17 Dec Christmas Gifts that Brought us Together
Janalee Marriott shares how her parents encouraged a spirit of giving and intentionally thinking of others. Their family tradition gave each family member an opportunity to secretly focus on someone else for the month of December—to gain a greater sense of selflessness and love. The thoughtfulness, laughter, and appreciation experienced through their simple yet purposeful tradition led to increased genuine care that bonded them to one another, teaching them to look outward. We share her experience with you here.
Is there anything quite like Christmas morning? The twinkling lights on the tree, the smell of pine as we walk up the stairs, familiar music playing, and the dancing fire in the fireplace. It’s a morning different from any other the entire year. But even with all its magic, my favorite part of Christmas isn’t Christmas morning. My favorite part is Christmas Eve, before Santa ever comes down the chimney.
We’ve had a tradition in our family for as long as I can remember called Secret Pals. The tradition begins the night of Thanksgiving when we put all of our names in a bowl. Then one by one we take turns drawing the name of that special person, our Secret Pal. Then on Christmas Eve we give our Secret Pal a gift. The rule is that the gift given must be handmade (not purchased), created from our imagination and personalized for that secret someone.
As children, we would often find materials to create the gift from Mom’s endless cupboard of fabric or in Dad’s skyscraper of a woodpile. We took many trips to the local craft stores, and on nearly every bedroom door hung signs that read, “Do not come in. I’m working on my Secret Pal gift!”
For one entire month my thoughts were focused on the person whose name I had drawn out of the bowl, and for that one month I felt completely drawn to that person. I always wanted to sit by him or her at the dinner table or kneel by him or her at prayer time, which would innocently expose my secret prematurely. As I got older, I learned to disguise my obvious bias for one member of my family until that brilliant night before Christmas. More than any Christmas wish list, all my thoughts rested on the gift I was about to give.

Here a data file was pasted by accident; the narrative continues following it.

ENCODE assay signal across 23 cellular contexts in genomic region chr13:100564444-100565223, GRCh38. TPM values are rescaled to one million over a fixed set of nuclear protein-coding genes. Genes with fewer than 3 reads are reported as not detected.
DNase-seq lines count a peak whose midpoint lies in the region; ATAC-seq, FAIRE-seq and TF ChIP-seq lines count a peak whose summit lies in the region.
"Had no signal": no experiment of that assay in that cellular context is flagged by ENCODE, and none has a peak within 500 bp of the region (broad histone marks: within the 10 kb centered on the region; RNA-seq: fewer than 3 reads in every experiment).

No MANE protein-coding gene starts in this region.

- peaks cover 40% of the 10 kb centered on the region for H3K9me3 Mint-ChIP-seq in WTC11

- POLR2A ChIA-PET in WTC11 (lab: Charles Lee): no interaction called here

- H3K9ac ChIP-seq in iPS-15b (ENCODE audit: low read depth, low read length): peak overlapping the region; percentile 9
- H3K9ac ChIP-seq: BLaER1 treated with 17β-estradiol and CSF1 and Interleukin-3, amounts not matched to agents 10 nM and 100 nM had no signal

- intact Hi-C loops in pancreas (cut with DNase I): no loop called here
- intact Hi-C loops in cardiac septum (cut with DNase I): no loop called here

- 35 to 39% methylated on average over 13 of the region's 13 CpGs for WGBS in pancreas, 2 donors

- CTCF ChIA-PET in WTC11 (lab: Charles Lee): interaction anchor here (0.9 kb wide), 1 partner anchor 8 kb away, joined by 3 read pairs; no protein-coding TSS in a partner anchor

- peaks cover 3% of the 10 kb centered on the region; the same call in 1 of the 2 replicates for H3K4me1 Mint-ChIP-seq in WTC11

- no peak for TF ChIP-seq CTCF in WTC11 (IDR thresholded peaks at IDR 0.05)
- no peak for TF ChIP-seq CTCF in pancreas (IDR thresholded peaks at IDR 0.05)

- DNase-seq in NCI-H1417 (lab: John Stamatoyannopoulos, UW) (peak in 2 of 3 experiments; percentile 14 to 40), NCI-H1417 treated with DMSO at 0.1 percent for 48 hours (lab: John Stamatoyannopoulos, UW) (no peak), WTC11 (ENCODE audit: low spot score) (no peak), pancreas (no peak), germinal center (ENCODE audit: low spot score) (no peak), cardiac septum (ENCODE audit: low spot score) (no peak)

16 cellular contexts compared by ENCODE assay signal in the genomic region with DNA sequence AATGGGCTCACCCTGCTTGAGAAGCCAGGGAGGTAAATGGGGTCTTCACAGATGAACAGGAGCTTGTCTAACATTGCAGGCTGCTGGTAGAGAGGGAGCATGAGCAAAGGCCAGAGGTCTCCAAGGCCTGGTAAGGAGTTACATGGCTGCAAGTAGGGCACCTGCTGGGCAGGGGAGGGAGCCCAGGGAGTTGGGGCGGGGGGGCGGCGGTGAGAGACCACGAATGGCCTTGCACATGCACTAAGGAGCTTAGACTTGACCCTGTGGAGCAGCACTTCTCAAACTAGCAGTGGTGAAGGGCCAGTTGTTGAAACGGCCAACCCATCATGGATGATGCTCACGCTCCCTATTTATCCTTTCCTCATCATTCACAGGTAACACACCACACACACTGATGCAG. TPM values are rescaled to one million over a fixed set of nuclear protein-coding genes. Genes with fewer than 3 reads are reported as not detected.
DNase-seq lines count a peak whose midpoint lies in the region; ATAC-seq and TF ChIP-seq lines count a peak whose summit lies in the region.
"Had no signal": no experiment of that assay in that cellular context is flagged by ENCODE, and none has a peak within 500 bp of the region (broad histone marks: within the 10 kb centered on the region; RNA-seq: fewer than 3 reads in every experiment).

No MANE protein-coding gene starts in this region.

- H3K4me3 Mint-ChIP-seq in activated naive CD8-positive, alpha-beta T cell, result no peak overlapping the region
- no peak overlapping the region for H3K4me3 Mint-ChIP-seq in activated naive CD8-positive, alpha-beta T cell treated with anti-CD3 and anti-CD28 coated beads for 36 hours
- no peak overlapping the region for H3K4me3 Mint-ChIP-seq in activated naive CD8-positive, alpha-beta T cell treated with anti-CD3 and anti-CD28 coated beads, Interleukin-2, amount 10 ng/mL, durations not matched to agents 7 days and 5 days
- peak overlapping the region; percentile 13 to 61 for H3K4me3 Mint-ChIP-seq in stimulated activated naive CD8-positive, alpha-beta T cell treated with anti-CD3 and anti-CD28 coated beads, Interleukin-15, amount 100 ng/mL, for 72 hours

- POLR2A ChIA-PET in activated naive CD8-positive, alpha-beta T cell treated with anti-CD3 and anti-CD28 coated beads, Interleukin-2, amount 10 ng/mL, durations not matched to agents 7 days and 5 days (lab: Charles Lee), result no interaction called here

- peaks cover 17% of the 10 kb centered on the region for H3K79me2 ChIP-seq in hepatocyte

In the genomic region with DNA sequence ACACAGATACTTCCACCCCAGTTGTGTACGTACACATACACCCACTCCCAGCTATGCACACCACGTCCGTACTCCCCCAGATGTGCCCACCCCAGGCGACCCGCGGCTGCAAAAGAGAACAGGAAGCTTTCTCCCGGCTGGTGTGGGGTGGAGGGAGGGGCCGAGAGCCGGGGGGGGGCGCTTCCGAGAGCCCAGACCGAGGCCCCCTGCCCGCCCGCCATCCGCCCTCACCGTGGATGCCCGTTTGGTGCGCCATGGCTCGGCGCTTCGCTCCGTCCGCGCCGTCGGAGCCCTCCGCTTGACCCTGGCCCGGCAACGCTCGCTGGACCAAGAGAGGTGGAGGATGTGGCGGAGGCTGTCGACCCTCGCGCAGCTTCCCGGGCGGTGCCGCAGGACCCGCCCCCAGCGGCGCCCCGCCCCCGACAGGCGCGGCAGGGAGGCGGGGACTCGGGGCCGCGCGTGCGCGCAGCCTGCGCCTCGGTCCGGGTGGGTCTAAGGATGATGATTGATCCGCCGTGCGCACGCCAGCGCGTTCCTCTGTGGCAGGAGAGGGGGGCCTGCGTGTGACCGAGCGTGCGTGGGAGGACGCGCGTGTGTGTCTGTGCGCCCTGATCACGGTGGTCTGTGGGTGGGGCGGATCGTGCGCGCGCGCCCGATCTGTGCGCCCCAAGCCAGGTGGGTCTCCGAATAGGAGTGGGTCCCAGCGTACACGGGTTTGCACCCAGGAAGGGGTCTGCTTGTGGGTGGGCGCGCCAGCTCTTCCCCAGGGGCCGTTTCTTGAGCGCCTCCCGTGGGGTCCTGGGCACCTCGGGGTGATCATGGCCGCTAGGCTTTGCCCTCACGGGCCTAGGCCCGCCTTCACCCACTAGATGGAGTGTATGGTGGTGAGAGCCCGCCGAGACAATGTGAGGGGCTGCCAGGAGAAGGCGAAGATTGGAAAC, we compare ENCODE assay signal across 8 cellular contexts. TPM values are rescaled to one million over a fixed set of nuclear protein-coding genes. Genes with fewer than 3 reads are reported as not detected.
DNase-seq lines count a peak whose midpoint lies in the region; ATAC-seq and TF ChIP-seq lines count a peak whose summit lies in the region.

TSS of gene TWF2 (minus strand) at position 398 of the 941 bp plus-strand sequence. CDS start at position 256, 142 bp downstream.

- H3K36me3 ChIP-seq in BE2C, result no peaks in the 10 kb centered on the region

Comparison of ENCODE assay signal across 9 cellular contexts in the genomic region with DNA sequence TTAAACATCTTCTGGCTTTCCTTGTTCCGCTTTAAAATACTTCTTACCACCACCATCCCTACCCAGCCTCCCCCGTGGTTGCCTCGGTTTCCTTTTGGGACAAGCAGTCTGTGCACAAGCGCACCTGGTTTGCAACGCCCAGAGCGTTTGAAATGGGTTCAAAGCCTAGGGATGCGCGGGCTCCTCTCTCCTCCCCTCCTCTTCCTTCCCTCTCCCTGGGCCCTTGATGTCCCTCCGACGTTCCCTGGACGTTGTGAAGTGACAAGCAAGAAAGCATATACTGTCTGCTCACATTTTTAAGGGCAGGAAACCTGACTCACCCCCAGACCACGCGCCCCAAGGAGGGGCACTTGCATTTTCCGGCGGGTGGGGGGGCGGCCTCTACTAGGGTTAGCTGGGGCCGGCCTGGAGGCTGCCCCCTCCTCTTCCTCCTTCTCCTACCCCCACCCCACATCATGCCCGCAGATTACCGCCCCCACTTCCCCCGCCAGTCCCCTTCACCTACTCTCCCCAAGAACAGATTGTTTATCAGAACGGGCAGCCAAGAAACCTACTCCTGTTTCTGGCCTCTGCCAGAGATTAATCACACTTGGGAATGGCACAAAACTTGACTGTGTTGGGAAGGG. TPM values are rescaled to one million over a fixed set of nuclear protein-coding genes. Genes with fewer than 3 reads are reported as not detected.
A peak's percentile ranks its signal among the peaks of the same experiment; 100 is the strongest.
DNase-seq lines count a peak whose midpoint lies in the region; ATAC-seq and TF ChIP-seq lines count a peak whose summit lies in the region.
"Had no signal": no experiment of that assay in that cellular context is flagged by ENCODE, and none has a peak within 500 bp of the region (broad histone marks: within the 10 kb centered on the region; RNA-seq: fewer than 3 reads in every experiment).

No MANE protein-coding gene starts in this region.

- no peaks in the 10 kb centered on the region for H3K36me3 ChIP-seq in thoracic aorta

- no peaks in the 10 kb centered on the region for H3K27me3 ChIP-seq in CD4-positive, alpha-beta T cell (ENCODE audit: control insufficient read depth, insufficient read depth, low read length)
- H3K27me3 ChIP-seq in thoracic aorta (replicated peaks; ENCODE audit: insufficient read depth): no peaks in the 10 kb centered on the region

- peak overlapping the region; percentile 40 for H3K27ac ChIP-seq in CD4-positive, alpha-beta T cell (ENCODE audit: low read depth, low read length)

There was never a wrong or bad gift as long as it was made from the heart and created by the individual. Anything and everything was accepted. There were gingerbread houses, homemade pillowcases, handwritten poems, unrecognizable pieces of wood nailed together, basketball hoops, freshly painted piggy banks, and photos and t-shirts of memorable moments. There was never a dull moment on the night of the exchange. Unexpected emotions—from roars of laughter to streams of tears—led to pure exhaustion, a sure recipe for a good night’s sleep. The overall feeling was a closeness and love unique to anything I had ever felt.
Now with my own children, I am trying to recreate that magic, that love, by carrying on the tradition of Secret Pals so that my children will find joy in giving and experiencing the process of becoming a lifelong “secret giver.”
Today’s post is contributed by Seeing the Everyday magazine. For more information, go to seeingtheeveryday.com